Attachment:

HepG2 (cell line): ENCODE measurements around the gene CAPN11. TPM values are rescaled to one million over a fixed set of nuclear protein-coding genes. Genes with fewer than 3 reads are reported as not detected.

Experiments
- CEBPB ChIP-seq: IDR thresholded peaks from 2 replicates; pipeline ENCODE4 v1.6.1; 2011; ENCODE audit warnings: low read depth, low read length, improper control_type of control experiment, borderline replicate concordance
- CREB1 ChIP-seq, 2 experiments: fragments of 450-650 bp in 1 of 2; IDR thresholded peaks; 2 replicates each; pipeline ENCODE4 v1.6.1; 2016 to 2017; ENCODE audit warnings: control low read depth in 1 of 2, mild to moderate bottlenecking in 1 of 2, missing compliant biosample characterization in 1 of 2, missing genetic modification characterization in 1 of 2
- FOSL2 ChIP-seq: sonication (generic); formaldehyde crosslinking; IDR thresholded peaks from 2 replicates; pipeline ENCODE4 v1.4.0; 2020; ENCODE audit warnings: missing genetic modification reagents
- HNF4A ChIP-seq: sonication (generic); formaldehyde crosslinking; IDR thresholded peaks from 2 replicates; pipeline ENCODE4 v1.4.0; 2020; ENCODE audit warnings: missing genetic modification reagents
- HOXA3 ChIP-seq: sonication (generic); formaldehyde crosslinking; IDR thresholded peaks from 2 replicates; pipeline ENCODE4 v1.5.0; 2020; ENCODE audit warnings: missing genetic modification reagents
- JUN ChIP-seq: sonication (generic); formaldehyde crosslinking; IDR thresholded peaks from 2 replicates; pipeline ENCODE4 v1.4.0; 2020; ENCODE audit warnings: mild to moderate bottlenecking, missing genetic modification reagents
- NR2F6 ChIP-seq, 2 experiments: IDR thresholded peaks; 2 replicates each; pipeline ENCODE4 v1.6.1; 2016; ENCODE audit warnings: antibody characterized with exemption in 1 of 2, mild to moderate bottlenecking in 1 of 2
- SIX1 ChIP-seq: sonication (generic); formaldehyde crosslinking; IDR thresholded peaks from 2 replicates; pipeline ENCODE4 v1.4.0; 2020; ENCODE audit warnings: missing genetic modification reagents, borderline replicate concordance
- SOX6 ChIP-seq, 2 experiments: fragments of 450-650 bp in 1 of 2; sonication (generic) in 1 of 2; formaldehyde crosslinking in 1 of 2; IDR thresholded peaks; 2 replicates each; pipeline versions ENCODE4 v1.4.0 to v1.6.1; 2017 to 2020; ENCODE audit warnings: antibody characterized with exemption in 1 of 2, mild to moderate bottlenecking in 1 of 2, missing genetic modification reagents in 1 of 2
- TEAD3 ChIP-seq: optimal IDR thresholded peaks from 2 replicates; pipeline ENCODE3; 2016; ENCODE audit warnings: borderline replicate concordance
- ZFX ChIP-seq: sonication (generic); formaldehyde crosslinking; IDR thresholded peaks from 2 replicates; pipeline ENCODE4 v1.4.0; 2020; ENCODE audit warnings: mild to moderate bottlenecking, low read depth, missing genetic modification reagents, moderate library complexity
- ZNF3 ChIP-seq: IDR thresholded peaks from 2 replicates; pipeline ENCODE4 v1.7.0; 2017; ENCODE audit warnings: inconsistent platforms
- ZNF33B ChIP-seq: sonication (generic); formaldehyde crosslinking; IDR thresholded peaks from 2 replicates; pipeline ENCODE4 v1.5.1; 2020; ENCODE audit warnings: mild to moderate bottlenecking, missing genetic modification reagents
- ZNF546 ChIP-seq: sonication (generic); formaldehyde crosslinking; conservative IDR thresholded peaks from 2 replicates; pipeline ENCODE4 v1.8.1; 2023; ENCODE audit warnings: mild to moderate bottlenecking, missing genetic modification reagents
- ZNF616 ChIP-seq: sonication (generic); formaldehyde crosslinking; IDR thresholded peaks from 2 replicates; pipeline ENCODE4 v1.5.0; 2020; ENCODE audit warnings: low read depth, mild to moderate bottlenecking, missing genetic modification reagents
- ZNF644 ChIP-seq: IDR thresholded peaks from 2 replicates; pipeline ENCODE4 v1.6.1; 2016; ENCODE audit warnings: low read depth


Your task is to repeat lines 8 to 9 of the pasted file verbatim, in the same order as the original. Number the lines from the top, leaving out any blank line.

- JUN ChIP-seq: sonication (generic); formaldehyde crosslinking; IDR thresholded peaks from 2 replicates; pipeline ENCODE4 v1.4.0; 2020; ENCODE audit warnings: mild to moderate bottlenecking, missing genetic modification reagents
- NR2F6 ChIP-seq, 2 experiments: IDR thresholded peaks; 2 replicates each; pipeline ENCODE4 v1.6.1; 2016; ENCODE audit warnings: antibody characterized with exemption in 1 of 2, mild to moderate bottlenecking in 1 of 2